A lie-down in the Pyramid Stage field was required after that, and then another general wander around the site, to look at small stage line-ups, generic hippy stalls, and other culinary delights on offer.

That evening, we had Pieminister for supper. Pieminister is genius and never fails. I had the Heidi Pie, consisting of sweet potato, goat’s cheese and roasted garlic – amazing – Tom had the Chicken of Aragon Pie, and we both had strawberry cider again 🙂 The general idea was to get going after food, but it was such a relaxed evening that we left it a while. Beardyman was performing in the Dance Village that evening, so we aimed for that, but it was so crowded it wasn’t even worth hanging around in the queue outside. We tried the same stage again for Joy Orbison a few hours later, but not only was it just as crowded, some complete bitch told Tom “Er, excuse me? I had a perfect view and you just ruined it?!”, when we stopped for a moment to see if we could see anything. What an idiot. So on we went, and left the Dance Village for good. DV is not a nice place, and those wishing to have perfect views constantly should probably not attend festivals with 177,500 people in attendance.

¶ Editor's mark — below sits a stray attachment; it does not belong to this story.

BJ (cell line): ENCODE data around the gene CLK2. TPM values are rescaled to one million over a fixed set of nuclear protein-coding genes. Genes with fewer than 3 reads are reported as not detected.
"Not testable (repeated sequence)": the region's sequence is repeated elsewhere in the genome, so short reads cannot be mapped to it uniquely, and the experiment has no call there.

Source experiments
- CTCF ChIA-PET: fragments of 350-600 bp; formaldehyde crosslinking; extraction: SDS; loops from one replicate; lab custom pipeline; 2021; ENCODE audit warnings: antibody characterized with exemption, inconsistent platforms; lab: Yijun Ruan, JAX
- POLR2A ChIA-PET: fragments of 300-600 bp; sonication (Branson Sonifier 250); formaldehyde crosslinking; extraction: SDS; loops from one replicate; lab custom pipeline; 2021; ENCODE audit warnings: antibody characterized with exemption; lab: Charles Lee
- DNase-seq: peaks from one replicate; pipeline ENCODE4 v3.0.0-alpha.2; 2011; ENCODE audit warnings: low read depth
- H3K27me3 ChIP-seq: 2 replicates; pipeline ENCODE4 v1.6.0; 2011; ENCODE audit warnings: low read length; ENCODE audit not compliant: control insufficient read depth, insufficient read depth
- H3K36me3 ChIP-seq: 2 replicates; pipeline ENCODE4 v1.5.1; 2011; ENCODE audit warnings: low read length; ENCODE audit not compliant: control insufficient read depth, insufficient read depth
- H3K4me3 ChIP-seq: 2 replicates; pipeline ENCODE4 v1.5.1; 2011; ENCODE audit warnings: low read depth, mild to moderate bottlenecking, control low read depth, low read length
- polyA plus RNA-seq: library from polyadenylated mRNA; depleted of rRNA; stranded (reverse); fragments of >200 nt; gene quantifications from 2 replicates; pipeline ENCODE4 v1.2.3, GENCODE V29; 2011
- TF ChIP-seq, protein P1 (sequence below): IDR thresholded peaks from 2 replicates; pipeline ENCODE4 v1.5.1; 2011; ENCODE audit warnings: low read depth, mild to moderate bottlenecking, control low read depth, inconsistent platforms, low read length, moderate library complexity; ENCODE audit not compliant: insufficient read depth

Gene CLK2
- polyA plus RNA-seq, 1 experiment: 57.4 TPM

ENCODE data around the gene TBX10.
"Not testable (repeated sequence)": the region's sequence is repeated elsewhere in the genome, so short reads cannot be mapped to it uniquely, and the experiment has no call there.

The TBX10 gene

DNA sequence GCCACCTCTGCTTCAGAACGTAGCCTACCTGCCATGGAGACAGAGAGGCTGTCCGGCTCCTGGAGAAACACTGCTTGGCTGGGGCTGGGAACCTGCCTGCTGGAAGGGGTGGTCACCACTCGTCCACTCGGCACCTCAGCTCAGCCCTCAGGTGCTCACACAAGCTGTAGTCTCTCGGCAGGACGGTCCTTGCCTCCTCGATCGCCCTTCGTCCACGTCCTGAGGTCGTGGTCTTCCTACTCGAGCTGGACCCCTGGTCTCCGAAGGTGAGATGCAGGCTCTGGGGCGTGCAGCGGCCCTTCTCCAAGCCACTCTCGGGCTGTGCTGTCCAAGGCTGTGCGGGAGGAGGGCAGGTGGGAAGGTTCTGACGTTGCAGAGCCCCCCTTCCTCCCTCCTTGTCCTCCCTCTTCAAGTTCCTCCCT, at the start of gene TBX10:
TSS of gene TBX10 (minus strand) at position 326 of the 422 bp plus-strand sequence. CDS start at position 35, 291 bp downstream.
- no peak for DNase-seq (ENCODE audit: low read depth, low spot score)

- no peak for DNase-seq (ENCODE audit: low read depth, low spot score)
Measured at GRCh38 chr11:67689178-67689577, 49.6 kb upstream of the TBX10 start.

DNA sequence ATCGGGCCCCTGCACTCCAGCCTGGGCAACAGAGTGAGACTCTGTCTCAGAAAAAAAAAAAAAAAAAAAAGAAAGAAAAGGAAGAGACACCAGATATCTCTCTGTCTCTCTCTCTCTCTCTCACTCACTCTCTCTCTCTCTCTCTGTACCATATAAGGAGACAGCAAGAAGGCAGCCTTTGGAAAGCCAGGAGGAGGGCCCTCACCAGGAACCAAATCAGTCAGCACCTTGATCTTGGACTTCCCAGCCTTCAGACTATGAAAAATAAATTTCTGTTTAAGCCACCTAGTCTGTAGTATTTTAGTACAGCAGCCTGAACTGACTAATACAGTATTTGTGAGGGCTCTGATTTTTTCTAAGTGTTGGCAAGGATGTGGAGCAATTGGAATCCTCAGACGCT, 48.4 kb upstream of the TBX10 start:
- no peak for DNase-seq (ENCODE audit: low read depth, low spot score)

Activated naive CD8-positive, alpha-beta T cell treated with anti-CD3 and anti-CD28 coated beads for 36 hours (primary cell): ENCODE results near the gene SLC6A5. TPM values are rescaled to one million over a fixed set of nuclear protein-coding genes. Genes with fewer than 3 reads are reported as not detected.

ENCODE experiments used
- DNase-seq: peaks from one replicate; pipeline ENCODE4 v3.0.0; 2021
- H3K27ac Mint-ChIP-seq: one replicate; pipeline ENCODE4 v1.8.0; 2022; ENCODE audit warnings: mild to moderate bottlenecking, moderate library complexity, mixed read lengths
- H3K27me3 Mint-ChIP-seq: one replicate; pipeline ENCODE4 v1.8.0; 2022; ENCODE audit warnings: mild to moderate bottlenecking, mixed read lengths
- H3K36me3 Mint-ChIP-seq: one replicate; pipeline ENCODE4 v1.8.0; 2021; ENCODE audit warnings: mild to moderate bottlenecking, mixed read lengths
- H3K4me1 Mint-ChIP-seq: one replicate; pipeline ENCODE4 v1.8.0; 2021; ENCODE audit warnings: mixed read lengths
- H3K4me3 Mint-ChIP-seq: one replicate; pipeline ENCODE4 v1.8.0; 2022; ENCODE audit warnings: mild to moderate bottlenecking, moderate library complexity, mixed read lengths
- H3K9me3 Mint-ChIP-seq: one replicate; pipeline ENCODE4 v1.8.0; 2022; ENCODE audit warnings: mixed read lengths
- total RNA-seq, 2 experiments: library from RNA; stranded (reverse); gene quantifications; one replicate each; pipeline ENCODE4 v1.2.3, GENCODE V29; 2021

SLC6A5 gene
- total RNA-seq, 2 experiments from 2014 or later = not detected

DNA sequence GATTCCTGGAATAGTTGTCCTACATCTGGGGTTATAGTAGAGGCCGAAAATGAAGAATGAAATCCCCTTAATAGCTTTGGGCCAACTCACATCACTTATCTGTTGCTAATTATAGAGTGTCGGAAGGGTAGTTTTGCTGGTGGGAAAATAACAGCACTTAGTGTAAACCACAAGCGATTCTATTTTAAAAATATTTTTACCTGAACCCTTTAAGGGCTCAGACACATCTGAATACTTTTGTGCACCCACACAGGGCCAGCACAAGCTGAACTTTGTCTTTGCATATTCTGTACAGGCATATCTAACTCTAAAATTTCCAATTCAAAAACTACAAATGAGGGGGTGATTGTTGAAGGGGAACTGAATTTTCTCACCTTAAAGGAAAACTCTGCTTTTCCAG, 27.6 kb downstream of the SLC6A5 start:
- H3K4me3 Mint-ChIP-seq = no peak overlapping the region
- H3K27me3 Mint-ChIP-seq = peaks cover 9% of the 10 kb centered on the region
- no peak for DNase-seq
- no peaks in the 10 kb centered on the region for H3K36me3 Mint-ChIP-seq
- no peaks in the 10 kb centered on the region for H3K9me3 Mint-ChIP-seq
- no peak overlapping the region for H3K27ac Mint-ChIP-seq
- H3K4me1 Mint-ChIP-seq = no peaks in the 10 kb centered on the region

We slept, eagerly awaiting the music that commenced the next day.

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The Tuesday Muse – Be Yourself.


The Tuesday Muse on a Wednesday?! Yes indeed. I couldn’t think of a suitable topic yesterday, AND I had no time. So here we are!

Now. Where I work, there are a large amount of men who come in for food from the gyms around the local area. Usually Fitness First, maybe some others. They all sport things like ‘PERSONAL TRAINER’ on their back. If you didn’t know what a Personal Trainer was, surely you could go up to these people and ask them to train you for anything? They aren’t exactly specifying their role in society. It could also be misconstrued as one’s own foot protector, instead of someone you have one-to-one sessions with in the gym. The most audacious slogan I have so far found is

Do we prefer this...?